X-Men, you’re all up in my head, and like the tormented Jean Grey in “Dark Phoenix,” I’d like some QUIET please!
No chance, not in this middling chapter of the “X-Men” series, which started in 2000 and now numbers 12 movies and counting. While “Dark Phoenix” isn’t as disastrous as the inexplicably terrible “X-Men Origins: Wolverine (2009)”, it’s nowhere near the level of the best movies in the franchise, e.g., “X-Men: First Class” (2011) or the brilliant “Logan” (2017).
Even if you’ve never even heard of the X-Men and know nothing of the complicated, and I mean really complicated, histories of these characters, you’d be able to ride along with “Dark Phoenix” on a certain level — because for all the tangled-web plot intricacies and all the talk of mind games and all the complicated relationships, great chunks of the movie are devoted to simply showing very talented actors grunting and straining and moving their hands about like overcaffeinated mimes, the better to hurl train cars about, take down helicopters, destroy buildings and do battle with various foes.
Ho hum. Despite the frequent verbal confrontation scenes in which characters lash out at one another, soap opera style, for lying or serving their selfish interests, “Dark Phoenix” doesn’t come close to carrying the emotional impact of so many Marvel Universe films where the characters come across as complicated, relatable and three-dimensional.
(One notable exception: Michael Fassbender’s intense performance as Erik/Magneto. A scene in which Erik keeps asking a character about the origin of the blood on that character’s shirt is so raw and real, it’s as if we’re suddenly watching a different kind of film. It’s a searing piece of acting.)
“Dark Phoenix” stars Sophie Turner (Sansa Stark on “Game of Thrones”) as Jean Grey, who is both telekinetic and telepathic and is already one of the most powerful X-Persons when an outer space rescue mission goes a little sideways and she basically swallows up a giant mass of super-duper-duper energy, becoming far stronger than ever before — but unable to control the force inside her. It’s as if she becomes possessed at times, and will do damage to anything and anyone around, including the people she loves.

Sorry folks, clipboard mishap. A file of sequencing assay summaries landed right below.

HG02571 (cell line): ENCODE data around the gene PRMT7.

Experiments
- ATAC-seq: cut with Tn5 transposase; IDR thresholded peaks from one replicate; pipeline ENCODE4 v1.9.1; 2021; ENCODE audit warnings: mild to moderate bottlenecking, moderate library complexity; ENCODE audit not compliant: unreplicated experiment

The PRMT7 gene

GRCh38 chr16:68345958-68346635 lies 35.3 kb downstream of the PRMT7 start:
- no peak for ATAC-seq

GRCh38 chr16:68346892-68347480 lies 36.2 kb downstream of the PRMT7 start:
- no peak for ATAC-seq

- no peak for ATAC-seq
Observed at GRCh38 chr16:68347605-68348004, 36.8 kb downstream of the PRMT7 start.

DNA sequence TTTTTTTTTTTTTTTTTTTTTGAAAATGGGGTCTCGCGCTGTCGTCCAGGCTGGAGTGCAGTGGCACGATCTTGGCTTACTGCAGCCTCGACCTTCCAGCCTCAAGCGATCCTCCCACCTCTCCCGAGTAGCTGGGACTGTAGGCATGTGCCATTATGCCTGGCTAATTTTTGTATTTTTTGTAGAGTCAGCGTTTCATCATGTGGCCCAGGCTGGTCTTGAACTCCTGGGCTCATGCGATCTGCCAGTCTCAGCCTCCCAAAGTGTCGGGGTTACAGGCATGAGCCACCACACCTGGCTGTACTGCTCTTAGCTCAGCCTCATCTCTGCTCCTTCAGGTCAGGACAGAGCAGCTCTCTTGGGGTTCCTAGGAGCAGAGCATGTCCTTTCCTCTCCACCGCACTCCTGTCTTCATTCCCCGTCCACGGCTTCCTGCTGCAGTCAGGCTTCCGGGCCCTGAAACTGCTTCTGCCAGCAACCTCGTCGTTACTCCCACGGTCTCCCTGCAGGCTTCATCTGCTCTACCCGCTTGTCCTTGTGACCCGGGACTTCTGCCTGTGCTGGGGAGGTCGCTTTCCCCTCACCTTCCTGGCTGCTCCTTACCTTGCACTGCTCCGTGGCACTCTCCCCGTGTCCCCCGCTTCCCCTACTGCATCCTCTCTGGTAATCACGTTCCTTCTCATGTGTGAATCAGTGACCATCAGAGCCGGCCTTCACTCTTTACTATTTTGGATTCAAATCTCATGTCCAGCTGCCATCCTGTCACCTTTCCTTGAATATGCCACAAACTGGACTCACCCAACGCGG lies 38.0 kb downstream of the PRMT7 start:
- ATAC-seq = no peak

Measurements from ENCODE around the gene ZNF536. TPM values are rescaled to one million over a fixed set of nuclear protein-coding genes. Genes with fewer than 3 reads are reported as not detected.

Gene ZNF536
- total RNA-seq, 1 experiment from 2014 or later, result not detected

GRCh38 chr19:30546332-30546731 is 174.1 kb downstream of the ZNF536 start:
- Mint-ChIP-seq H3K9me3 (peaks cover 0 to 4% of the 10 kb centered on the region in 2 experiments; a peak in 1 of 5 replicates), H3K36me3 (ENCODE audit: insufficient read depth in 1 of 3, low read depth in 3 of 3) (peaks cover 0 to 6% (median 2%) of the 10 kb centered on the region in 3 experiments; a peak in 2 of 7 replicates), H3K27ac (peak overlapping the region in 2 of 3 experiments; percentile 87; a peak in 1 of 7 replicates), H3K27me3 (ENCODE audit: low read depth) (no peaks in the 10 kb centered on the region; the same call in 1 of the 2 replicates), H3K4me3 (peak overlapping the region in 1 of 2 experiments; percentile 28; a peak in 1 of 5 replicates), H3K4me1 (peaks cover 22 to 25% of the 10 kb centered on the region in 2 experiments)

Turner does what she can with a role that requires her to say variations on the line, “I don’t know what’s happening to me!” about a half-dozen times in between those moments when the noise in Jean’s head is so loud she feels as if she might explode, and she curls her lip in true movie-villain fashion while breaking things.
Writer-director Simon Kinberg and the special effects team deliver some pretty cool pyrotechnics, especially in the scenes in which certain super-powerful mutants are stunned to find they’re no longer a match for the enhanced, very scary, you-won’t-like-her-when-she’s-angry Jean Grey.
As Jean/Phoenix spirals out of control, causing lasting damage and venturing out on her own, some of the X-Men are in favor of tracking her down and killing her, while others, including of course her love interest Scott Summers/Cyclops (Tye Sheridan), insist the real Jean Grey is still somewhere inside this new, split/personality entity, and can be saved.
And if that’s not enough conflict, we have the obligatory Shape-Shifting Aliens Facing Extinction who arrive on Earth, scoff at the insignificant humans and mutants populating the planet, and set about tracking down Jean Grey, because that ultra-powerful energy source inside her could be the key to their survival.
The incomparable Jessica Chastain is a hoot as the leader of the shapeshifting aliens, who vaguely resemble the figures in “Bodies: The Exhibition” in their natural form but have taken on human exteriors. She has white-blonde hair, no eyelashes and wobbles about on high heels, leading us to wonder why she didn’t take on the form of a human who was wearing more comfortable clothes and had a less dramatic look.
Chastain’s character tries to manipulate Jean Grey/Phoenix into joining her team and using those virtually unlimited powers to destroy the silly Earthlings and create a whole new world.
“Your emotions make you weak,” snarls the alien at one point.
Why are the aliens always mocking us for being weak and fallible and self-destructive and having emotions? Hey, you came to our planet because you screwed up your own deal, so maybe scale it back with all the judging, OK?